Saturday 21 February 2015

Community-supported agriculture

Published in the Kildare Nationalist this week. 

When people start their own business venture, they usually prefer finding investors to relying solely on a bank loan – many other people can share in your risk and rewards, and they find it in their interest to help you succeed. Now, some farmers are using this model, finding selling shares of their farm to the people who will eat the crops.

Under a system called Community-Supported Agriculture (CSA), local residents invest in a farm at thebeginning of the year, before the crops have been planted. Typically each family buys a standard share of the farm’s produce, and in exchange they receive a box of crops each week for the rest of the season. What they receive will depend on the time of year, but if a farmer plants enough variety, any weeks’ box will likely have several different kinds of crops, whether delivered in May or October.

Such projects make a farm particularly resilient in the face of global financial crises. A CSA farm does not depend on loans from major banks to continue from year to year, nor do its crop sales depend onthe vagaries of faraway markets. A CSA pays the farmer early in the year, so that the farm does not have to go deeply in debt each year, and it allows the farmer to market their food before their 16-hour days begin.

Sometimes a CSA plan finds a use for plots near towns that otherwise might go unused. They providework for farmers in an age when their numbers are diminishing – and if the community hires young people as hands, they give wages and rural skills to local youths.

In addition, CSAs allow neighbours to form a personal relationship with the person who is growing their food, and allows the farmer to hear and respond to consumer demand quickly, without the need for commissioning survey groups. Since people must invest in the farm, they usually must cometo the farm at least once a year, and get to meet the farmer and see where their food comes from. They must accept a variety of vegetables and learn to cook them.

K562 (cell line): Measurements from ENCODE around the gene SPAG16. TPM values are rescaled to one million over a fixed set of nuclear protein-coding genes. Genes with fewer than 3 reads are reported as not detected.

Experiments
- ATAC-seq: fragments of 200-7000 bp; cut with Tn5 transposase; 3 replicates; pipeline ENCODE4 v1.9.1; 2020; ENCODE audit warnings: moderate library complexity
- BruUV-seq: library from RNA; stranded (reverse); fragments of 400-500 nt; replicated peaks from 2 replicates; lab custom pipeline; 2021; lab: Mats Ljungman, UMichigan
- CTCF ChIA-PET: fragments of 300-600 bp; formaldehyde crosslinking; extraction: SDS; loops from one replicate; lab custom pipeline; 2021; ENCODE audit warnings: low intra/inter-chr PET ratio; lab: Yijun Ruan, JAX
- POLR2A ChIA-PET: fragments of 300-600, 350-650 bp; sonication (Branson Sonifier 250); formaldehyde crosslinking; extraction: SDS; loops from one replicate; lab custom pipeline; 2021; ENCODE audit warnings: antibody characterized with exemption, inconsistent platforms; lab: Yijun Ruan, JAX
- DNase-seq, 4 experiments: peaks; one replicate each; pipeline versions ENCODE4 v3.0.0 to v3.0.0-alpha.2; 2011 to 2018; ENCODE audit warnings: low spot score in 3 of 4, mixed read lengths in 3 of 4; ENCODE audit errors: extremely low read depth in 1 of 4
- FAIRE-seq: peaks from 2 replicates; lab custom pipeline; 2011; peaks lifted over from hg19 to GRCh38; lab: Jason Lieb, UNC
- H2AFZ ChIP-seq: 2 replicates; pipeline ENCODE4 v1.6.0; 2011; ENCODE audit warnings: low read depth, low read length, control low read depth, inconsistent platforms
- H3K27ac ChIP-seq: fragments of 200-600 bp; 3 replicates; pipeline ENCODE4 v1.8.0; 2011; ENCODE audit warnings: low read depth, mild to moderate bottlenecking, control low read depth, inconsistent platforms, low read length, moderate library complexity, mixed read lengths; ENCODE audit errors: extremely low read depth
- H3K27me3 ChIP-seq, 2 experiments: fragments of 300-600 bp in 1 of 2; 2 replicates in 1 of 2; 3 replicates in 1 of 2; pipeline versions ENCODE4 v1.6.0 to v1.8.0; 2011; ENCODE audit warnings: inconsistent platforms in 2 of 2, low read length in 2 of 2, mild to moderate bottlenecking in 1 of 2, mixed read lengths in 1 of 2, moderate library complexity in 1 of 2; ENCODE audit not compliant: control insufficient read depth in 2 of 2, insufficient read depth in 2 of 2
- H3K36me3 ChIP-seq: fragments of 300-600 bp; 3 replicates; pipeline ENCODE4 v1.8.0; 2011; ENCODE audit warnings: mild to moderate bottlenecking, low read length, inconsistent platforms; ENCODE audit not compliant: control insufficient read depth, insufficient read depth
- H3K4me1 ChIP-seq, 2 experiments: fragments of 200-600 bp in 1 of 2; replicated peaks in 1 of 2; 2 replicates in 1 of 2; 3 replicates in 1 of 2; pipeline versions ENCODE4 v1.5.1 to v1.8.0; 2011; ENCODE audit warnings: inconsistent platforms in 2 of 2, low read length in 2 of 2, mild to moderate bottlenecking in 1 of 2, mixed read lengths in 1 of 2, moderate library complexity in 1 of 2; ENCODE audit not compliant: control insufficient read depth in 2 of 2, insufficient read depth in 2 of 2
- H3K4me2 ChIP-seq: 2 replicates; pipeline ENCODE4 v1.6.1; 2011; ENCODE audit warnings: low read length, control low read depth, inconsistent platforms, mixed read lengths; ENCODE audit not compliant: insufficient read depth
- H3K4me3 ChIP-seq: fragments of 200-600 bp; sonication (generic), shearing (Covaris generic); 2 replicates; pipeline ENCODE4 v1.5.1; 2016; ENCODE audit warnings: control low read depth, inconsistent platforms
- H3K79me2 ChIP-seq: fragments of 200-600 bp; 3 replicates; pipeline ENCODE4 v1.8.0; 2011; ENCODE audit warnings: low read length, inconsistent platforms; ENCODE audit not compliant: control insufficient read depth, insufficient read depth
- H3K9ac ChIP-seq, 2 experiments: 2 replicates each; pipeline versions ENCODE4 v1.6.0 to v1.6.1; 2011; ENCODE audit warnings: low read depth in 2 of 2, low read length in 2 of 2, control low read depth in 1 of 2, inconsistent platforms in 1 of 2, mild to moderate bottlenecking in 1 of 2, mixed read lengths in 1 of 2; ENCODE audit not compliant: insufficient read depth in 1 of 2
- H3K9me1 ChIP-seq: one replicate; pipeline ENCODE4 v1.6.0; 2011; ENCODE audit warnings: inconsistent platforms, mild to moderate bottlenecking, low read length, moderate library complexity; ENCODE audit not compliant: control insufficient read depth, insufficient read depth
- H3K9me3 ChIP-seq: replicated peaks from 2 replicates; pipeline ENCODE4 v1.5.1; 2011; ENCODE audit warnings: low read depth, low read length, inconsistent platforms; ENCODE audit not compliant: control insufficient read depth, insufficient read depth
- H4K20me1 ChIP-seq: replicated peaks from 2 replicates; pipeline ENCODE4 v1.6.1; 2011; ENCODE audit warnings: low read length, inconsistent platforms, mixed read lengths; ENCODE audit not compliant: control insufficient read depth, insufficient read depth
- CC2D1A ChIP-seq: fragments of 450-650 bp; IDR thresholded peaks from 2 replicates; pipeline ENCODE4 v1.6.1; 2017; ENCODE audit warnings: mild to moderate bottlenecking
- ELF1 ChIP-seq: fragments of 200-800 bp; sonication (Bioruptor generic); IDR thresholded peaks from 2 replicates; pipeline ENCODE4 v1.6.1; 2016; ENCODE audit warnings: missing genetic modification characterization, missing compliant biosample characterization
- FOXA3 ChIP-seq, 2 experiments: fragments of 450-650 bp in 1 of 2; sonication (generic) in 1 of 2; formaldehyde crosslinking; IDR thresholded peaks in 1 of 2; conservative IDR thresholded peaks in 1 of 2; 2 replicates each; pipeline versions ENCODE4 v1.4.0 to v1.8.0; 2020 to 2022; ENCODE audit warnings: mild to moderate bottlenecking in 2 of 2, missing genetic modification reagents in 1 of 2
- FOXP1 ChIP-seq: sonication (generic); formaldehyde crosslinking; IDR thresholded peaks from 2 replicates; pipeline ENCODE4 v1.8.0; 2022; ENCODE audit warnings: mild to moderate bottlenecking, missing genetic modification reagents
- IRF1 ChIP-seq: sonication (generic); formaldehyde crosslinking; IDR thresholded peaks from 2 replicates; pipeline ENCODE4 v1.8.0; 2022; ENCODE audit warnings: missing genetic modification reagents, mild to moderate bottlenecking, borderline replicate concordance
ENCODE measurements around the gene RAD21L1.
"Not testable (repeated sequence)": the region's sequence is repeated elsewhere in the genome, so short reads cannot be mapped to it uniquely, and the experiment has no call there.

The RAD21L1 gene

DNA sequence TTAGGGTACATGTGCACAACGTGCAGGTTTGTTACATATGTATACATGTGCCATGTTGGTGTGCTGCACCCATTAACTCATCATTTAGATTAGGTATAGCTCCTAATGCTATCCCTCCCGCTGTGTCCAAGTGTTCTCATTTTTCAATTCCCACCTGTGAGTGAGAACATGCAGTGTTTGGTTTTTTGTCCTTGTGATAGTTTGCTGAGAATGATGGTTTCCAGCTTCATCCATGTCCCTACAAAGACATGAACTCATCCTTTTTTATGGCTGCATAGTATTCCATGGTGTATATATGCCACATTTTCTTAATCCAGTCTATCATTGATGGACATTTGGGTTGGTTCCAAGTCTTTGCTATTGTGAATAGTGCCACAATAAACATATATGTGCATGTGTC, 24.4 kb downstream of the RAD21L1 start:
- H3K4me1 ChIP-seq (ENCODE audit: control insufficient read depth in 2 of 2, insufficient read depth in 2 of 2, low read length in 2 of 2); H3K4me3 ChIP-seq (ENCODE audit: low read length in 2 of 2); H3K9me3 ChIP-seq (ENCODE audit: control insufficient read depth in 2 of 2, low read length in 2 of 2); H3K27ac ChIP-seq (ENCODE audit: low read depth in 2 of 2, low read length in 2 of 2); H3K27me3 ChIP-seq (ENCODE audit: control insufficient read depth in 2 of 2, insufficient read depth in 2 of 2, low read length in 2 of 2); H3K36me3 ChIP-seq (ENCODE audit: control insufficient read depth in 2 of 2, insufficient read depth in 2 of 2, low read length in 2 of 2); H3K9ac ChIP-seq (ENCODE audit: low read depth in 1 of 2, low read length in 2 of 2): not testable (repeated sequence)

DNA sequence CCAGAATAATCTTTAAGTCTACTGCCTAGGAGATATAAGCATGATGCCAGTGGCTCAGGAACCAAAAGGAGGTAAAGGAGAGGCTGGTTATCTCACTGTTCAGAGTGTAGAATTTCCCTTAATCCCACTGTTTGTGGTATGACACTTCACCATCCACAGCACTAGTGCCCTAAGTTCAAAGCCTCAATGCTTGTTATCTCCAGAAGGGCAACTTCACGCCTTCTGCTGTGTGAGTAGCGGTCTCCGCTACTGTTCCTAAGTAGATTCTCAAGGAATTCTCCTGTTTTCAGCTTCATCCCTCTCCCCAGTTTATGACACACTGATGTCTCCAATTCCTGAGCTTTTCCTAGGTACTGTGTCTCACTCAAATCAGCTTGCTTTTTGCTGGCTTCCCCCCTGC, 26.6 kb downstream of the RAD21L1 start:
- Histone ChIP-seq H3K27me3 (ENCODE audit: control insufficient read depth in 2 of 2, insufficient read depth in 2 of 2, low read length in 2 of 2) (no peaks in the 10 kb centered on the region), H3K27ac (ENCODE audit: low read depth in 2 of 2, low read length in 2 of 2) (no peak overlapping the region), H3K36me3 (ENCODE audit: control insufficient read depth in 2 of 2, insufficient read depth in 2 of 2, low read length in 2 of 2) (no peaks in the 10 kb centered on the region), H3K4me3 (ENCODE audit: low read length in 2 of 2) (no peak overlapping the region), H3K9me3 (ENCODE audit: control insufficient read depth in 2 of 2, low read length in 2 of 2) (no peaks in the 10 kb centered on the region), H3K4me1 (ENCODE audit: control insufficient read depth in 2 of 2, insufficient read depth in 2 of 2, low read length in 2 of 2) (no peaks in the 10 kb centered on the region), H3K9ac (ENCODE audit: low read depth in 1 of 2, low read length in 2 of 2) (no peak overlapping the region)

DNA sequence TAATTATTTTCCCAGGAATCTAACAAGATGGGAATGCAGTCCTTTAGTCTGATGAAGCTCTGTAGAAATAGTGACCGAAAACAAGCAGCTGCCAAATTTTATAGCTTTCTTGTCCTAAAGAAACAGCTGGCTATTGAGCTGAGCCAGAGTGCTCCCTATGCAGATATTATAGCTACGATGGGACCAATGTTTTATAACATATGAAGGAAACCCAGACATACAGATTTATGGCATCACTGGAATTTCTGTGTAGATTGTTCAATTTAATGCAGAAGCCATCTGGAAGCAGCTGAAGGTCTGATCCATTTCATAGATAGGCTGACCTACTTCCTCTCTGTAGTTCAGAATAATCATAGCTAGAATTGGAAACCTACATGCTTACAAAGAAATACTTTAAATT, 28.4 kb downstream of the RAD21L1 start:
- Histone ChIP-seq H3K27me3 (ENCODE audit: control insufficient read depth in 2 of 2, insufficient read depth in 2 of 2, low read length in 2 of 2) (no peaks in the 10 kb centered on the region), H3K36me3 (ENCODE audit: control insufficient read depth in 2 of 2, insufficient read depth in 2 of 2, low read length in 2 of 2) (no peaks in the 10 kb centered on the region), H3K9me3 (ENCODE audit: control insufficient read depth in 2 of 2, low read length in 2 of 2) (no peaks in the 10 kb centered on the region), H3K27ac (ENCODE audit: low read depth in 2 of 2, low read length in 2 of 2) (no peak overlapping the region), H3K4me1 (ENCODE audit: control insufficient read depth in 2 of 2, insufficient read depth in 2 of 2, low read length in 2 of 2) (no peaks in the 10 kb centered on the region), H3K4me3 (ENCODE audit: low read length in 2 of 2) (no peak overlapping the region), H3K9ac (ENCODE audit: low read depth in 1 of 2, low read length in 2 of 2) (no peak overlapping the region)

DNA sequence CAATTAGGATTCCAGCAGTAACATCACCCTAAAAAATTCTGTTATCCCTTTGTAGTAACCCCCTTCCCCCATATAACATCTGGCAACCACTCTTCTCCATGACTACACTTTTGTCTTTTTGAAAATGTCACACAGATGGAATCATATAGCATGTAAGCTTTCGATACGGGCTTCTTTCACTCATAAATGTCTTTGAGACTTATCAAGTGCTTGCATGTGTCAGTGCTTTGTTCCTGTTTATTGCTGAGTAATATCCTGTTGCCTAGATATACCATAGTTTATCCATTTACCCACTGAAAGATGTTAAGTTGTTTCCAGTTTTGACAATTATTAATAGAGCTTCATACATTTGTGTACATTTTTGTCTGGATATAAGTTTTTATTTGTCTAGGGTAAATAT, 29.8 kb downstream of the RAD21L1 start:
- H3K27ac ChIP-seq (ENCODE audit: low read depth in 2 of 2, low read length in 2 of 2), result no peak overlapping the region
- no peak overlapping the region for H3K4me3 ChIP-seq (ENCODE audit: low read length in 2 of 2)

But perhaps the most important use of such farms is giving a community food that is not flown in from across an ocean -- food that must often be must be sealed in plastic and foam packaging, sometimes preserved in chemical gases, to delay spoilage. We are surrounded by fertile land here in Ireland, yet we import 90 per cent ofour food. If there were an oil crisis, as many predict is beginning now, we would have to rebuild muchof our local agriculture from scratch.

If the farm is next door, the food is always fresh, no rubbish need be generated, and we would not use those thousands of gallons of fossil fuel right away, and do our part to delay a global energy crunch. CSAs can go beyond vegetables as well, to include grains, meat, home-made bread, eggs, cheese, flowers or fruit. Several farmers could join forces to create a regional CSA, coordinating their efforts –one supplying chickens, for example, and another supplying vegetables.

By looking at ways to embrace CSAs in this country, we might be able to stem the gradual loss of our farms and farming families, and to ensure that those that remain not just survive, but thrive.

Monday 16 February 2015

Back from book-binding

I’m just now back from spending the weekend in the Ox Mountains of County Sligo, a land of lonely beauty like you don’t expect to see outside of a Lord of the Rings film. I was taking a course in bookbinding from one of the few remaining craftsmen of that art. More on that later.